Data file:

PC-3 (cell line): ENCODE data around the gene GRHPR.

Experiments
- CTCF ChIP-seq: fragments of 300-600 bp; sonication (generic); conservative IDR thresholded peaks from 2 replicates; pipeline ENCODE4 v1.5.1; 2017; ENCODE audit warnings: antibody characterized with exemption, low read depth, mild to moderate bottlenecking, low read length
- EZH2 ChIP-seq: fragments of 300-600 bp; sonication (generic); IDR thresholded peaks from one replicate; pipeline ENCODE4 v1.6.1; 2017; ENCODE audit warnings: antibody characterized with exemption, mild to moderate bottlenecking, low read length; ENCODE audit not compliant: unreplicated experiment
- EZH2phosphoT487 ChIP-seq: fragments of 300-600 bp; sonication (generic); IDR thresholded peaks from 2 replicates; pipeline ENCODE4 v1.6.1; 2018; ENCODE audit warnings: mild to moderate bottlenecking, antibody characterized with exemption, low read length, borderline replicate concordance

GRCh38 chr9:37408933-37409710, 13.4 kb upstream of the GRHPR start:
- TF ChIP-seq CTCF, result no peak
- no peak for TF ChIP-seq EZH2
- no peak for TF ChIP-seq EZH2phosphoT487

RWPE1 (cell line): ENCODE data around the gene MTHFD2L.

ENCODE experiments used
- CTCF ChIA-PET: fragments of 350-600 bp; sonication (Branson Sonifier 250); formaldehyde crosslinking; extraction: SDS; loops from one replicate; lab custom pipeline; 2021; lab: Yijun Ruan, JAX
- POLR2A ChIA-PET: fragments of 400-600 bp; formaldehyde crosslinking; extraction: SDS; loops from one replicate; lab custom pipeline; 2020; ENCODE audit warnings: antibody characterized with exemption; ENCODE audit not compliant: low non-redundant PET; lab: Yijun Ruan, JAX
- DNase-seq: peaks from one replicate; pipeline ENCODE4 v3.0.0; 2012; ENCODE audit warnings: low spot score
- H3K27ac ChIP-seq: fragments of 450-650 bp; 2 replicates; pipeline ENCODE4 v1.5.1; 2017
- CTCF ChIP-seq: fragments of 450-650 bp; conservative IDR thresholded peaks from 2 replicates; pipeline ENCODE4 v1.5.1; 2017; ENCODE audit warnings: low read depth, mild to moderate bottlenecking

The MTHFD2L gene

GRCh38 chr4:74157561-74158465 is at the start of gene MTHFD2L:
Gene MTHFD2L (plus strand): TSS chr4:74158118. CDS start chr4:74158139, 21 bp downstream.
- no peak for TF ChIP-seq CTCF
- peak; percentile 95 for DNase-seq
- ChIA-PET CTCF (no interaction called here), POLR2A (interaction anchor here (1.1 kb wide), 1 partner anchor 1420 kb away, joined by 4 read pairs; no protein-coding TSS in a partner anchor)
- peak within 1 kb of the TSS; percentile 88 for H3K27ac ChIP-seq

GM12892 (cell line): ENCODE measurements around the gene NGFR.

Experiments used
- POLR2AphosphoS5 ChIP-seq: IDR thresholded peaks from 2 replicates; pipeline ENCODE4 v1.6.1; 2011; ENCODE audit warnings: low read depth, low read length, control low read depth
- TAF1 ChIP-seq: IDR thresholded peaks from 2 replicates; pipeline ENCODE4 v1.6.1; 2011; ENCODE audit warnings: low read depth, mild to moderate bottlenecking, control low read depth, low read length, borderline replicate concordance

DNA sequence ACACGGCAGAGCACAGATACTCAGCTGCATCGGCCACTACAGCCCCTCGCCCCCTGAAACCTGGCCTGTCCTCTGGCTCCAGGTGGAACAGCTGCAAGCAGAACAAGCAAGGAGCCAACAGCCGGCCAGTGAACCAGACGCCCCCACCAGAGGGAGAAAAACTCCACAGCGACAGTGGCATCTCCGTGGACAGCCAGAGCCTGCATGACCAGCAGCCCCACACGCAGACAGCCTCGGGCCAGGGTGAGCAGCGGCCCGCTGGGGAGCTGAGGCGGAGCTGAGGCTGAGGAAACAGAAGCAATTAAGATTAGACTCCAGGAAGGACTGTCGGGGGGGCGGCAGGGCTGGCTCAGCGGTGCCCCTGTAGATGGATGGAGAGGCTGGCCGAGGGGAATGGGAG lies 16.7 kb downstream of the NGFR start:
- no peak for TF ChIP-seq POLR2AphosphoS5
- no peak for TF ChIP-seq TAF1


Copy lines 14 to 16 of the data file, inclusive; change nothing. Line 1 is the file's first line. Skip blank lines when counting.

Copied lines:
- DNase-seq: peaks from one replicate; pipeline ENCODE4 v3.0.0; 2012; ENCODE audit warnings: low spot score
- H3K27ac ChIP-seq: fragments of 450-650 bp; 2 replicates; pipeline ENCODE4 v1.5.1; 2017
- CTCF ChIP-seq: fragments of 450-650 bp; conservative IDR thresholded peaks from 2 replicates; pipeline ENCODE4 v1.5.1; 2017; ENCODE audit warnings: low read depth, mild to moderate bottlenecking